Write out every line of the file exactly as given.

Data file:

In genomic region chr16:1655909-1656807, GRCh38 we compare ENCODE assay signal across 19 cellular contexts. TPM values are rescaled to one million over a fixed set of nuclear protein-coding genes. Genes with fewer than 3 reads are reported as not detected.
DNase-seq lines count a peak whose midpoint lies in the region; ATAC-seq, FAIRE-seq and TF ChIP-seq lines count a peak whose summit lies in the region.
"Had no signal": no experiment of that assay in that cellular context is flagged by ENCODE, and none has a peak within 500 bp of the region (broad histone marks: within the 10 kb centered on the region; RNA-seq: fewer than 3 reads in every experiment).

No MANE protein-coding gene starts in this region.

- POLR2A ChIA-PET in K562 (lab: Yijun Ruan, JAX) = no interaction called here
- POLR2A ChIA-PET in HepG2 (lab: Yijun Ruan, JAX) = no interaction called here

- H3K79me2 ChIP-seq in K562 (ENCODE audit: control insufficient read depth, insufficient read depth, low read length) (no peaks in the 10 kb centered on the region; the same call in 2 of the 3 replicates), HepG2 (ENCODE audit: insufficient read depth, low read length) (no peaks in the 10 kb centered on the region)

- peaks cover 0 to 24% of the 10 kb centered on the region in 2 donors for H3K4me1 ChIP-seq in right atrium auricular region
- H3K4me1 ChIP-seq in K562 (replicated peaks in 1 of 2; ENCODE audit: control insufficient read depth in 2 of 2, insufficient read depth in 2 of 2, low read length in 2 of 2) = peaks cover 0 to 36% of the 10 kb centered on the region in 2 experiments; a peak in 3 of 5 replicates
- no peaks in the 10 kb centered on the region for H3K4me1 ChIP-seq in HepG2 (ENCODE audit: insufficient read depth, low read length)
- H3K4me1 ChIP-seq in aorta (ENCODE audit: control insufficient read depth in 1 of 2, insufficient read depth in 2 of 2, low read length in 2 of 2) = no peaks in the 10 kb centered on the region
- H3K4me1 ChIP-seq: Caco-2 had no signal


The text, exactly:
In genomic region chr16:1655909-1656807, GRCh38 we compare ENCODE assay signal across 19 cellular contexts. TPM values are rescaled to one million over a fixed set of nuclear protein-coding genes. Genes with fewer than 3 reads are reported as not detected.
DNase-seq lines count a peak whose midpoint lies in the region; ATAC-seq, FAIRE-seq and TF ChIP-seq lines count a peak whose summit lies in the region.
"Had no signal": no experiment of that assay in that cellular context is flagged by ENCODE, and none has a peak within 500 bp of the region (broad histone marks: within the 10 kb centered on the region; RNA-seq: fewer than 3 reads in every experiment).

No MANE protein-coding gene starts in this region.

- POLR2A ChIA-PET in K562 (lab: Yijun Ruan, JAX) = no interaction called here
- POLR2A ChIA-PET in HepG2 (lab: Yijun Ruan, JAX) = no interaction called here

- H3K79me2 ChIP-seq in K562 (ENCODE audit: control insufficient read depth, insufficient read depth, low read length) (no peaks in the 10 kb centered on the region; the same call in 2 of the 3 replicates), HepG2 (ENCODE audit: insufficient read depth, low read length) (no peaks in the 10 kb centered on the region)

- peaks cover 0 to 24% of the 10 kb centered on the region in 2 donors for H3K4me1 ChIP-seq in right atrium auricular region
- H3K4me1 ChIP-seq in K562 (replicated peaks in 1 of 2; ENCODE audit: control insufficient read depth in 2 of 2, insufficient read depth in 2 of 2, low read length in 2 of 2) = peaks cover 0 to 36% of the 10 kb centered on the region in 2 experiments; a peak in 3 of 5 replicates
- no peaks in the 10 kb centered on the region for H3K4me1 ChIP-seq in HepG2 (ENCODE audit: insufficient read depth, low read length)
- H3K4me1 ChIP-seq in aorta (ENCODE audit: control insufficient read depth in 1 of 2, insufficient read depth in 2 of 2, low read length in 2 of 2) = no peaks in the 10 kb centered on the region
- H3K4me1 ChIP-seq: Caco-2 had no signal